My Dear Children,  

Will you look at a picture from the memory-book of an old friend of mine?  It will show you the temptation and fall of the little daughter of a humble home.  But if we could peep at the memory books of the great and honoured of this world, we should find that all are marred by the very same sins which we see in this little child.  True, many might deny that they have been guilty of lying and theft, not perceiving that deceit and covetousness are the roots of which lying and theft are the fruit.  In Romans 3, 9, 18, God has given us a photograph of our natural hearts.  Let us believe what He tells us about ourselves, and humbly take the sinner’s place before Him, for if Romans 3 shows us the disease, “there is no difference all have sinned,” it also shows us the remedy: “justified freely by His grace through the redemption that is in Christ Jesus.”  Believing on Him, not only do we receive forgiveness and a new heart, but power - if we ask Him for it - to resist temptation.  In that he hath suffered, being tempted, he is able to succour them that are tempted” (Heb. 2, 18.)

My people,” wrote my friend, “were very poor.  We had no father, my eldest brother took his place as far as he could, and was always kind and gentle to us all.  One evening mother sent me to get a three-halfpenny bloater for my brother’s tea.  On the way up the street I met a girl friend.  She had gone on an errand for her mother and had been allowed to spend the farthing change on cocoanut candy.  How I wished for some!  I had to pass the sweet shop, and there right in the window front was the lovely candy!  When I got to the fish-shop there were a lot of bloaters some at one pence, some one and a quarter pence, and some one and a half pence.  Then the tempter said to me, ‘Why not buy a one and a quarter pence bloater and get a farthing’s worth of candy?  No one will know.’”

 My friend yielded to temptation.  She bought the candy, ate it nearly all, but put a little piece in her pinafore pocket.  Then she took the fish to her mother.  The latter looked at it doubtfully, asking “How much was this?”  The lie came at once: “Three halfpence, mother.”  The mother noticed the child’s red face.  Are you sure?" she said.  Frightened tears came, and the child’s hand sought her pocket handkerchief, and accidentally brought out the piece of candy.  The mother noticed it.  Where did you get this from?” she questioned, “and how much did you give for the bloater?  Tell me the truth, dear, or I shall take you back to the shop, for this bloater is not worth more than a penny.”

 Then the child confessed, but still the mother could not believe her, for she was sure the fish was only worth a penny.  Taking her little daughter with her to the shop, she asked what price had been paid.  To this day,” says my friend, “I can hear the man answer, ‘A penny, madam.’ I said, ‘Oh, please, sir, don't you remember you gave me a farthing change?’ ‘That's right,’ he said, ‘it was a three-farthing bloater, and I gave you the farthing change.’ I tried to tell him I had given him three halfpence and he had given me back a farthing, but he only, said I was a wicked girl and deserved a good thrashing, and oh dear I got it!  My mother took me home and beat me, and sent me to bed without my tea.  Later, I heard my brother come in, and after a short time (which seemed very long to me) he came upstairs.  I don’t think I shall ever forget the look of sadness on his fine face. I told him between my sobs how sorry I was, but he said I must tell God all about it and ask Him to forgive me that I had grieved God more than anyone else - and he stayed with me and helped me to pray and ask forgiveness.  I remember how he cried with me, for he loved me very much.  And he gave me a little card with the words, ‘Thou, God, seest me.’ Then he took me down to mother she kissed me, but still felt troubled, for according to the man’s story the fish had cost three farthings and I had stolen three farthings, when I had only confessed to stealing one.  So my brother took me back to the shop, but the man still insisted that his story was correct.  Then, quite suddenly, I remembered that he was not the man who had served me at all!  It was the master of the shop who had taken my money, and as we stood there he came out from his little room at the rear of the shop.  My brother asked him, and he said ‘Oh yes, I remember quite well she gave me three halfpence, and I gave her a farthing change.  Never mind, Missie! I hope you will let the trouble be a lesson to you?’ And oh, I thank and praise God I have never forgotten it.”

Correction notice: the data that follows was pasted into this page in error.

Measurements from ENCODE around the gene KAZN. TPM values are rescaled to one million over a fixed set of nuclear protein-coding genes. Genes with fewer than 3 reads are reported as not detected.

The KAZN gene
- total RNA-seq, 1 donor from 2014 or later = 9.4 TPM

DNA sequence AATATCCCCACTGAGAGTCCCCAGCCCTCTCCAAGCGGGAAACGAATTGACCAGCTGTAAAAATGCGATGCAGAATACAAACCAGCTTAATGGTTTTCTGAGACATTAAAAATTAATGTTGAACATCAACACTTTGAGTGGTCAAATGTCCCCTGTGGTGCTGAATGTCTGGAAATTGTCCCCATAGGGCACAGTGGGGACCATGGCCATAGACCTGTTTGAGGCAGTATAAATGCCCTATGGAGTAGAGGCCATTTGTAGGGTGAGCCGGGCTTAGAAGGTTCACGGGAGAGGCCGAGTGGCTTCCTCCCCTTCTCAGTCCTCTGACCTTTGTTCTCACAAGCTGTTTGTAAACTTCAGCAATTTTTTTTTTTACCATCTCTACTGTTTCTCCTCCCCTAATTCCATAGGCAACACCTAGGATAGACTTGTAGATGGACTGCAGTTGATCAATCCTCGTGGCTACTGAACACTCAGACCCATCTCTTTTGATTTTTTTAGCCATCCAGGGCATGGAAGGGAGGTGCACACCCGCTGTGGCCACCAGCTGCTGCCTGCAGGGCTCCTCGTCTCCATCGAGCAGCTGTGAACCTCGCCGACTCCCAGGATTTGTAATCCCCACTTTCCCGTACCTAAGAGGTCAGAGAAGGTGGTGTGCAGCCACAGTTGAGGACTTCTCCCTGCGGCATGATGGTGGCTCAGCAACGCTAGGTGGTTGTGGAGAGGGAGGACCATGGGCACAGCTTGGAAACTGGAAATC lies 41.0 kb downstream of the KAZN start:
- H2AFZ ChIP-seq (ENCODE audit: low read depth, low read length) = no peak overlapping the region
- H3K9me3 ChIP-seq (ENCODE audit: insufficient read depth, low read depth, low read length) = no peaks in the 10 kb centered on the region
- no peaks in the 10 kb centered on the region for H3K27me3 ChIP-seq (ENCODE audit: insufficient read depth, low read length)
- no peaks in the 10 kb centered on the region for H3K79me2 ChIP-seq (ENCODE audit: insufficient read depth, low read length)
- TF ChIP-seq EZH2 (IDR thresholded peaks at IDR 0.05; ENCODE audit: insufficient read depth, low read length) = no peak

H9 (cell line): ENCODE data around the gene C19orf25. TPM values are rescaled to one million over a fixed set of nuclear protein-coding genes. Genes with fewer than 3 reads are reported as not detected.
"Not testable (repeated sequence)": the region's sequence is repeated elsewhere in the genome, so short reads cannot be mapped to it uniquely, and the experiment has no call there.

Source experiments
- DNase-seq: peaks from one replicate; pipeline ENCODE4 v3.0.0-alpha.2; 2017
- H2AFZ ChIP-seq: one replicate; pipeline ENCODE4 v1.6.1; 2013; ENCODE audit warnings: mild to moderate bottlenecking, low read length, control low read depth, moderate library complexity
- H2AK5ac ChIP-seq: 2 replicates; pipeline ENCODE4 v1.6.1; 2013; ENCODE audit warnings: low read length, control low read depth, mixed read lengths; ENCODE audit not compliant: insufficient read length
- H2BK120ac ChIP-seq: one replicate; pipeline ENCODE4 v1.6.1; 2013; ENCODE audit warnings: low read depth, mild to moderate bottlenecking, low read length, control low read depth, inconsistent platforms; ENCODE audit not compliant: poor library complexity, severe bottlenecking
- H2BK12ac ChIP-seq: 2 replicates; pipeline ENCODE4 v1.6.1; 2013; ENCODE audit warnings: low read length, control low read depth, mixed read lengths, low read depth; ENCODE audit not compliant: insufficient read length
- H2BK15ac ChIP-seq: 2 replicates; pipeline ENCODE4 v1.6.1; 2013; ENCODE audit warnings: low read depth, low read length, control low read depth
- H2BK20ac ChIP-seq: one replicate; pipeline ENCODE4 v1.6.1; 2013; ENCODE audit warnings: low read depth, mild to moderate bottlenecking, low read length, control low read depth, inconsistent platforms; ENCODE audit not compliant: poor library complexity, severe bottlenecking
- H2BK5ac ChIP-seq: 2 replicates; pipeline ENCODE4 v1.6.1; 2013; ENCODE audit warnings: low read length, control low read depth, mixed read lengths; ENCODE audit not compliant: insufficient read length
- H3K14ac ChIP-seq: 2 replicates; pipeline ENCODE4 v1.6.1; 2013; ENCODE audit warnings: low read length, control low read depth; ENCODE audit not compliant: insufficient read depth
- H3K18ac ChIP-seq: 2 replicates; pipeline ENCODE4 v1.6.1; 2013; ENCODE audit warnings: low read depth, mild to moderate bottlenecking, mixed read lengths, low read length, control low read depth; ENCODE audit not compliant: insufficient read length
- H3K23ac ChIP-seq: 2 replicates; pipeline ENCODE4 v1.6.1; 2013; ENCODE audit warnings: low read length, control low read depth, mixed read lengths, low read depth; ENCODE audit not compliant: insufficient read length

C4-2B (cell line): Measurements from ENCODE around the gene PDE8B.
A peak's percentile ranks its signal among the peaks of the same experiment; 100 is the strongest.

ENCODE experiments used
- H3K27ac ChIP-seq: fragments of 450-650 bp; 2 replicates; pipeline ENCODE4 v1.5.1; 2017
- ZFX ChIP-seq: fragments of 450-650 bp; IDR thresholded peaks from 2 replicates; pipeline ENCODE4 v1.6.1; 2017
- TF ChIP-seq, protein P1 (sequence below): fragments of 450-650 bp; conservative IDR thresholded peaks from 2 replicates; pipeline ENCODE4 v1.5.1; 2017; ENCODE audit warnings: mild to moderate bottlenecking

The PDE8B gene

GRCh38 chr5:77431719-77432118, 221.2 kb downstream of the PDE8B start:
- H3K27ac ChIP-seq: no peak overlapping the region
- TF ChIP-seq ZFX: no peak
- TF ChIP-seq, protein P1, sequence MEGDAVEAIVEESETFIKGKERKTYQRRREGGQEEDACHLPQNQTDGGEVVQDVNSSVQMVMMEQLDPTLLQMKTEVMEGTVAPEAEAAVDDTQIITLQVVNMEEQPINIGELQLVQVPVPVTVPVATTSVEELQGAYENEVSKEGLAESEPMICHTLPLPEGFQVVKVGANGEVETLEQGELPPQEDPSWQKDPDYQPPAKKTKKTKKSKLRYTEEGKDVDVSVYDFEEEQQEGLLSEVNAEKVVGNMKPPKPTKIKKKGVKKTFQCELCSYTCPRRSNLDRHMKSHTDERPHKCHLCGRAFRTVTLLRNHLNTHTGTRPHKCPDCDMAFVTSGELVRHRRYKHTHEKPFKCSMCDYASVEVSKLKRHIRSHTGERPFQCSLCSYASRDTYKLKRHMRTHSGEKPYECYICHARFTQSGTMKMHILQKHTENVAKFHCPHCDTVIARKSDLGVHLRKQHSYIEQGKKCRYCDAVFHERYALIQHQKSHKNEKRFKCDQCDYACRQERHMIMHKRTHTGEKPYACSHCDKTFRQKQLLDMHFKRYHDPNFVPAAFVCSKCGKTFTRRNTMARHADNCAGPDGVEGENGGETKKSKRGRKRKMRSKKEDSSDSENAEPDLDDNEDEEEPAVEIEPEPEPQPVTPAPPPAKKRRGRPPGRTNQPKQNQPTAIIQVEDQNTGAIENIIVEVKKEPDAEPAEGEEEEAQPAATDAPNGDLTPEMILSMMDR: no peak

In early manhood the elder brother passed away but the good seed sown in the little sister’s heart bore fruit, and, when tempted, she has thought of the card he gave her with its words of warning and encouragement:‑ “Thou, God, seest me.”Walk with God, for He seeth you,” wrote Samuel Rutherford, nearly 300 years ago, to the youth Ninian Mure. “Ye heard the truth of God from me, my dear heart, follow it and forsake it not.  Without faith in Christ and repentance ye cannot see God.  Beware of lying, swearing, uncleanness, and the rest of the works of the flesh, because, for these things the wrath of God cometh upon the children of disobedience, Grace be with you.”

 Your affectionate friend,

                             HELEN RAMSAY.